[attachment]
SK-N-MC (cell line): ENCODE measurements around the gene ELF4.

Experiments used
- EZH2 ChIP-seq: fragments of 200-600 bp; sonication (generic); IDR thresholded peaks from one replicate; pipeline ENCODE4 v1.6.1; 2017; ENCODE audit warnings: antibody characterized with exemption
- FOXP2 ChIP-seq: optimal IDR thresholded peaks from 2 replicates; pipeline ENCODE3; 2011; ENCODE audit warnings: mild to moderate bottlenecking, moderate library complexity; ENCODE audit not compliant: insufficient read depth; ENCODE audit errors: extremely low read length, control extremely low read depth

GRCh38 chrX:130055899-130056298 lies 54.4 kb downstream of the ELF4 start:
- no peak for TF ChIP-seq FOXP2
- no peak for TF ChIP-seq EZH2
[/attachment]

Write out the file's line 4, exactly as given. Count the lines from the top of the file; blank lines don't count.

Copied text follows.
- FOXP2 ChIP-seq: optimal IDR thresholded peaks from 2 replicates; pipeline ENCODE3; 2011; ENCODE audit warnings: mild to moderate bottlenecking, moderate library complexity; ENCODE audit not compliant: insufficient read depth; ENCODE audit errors: extremely low read length, control extremely low read depth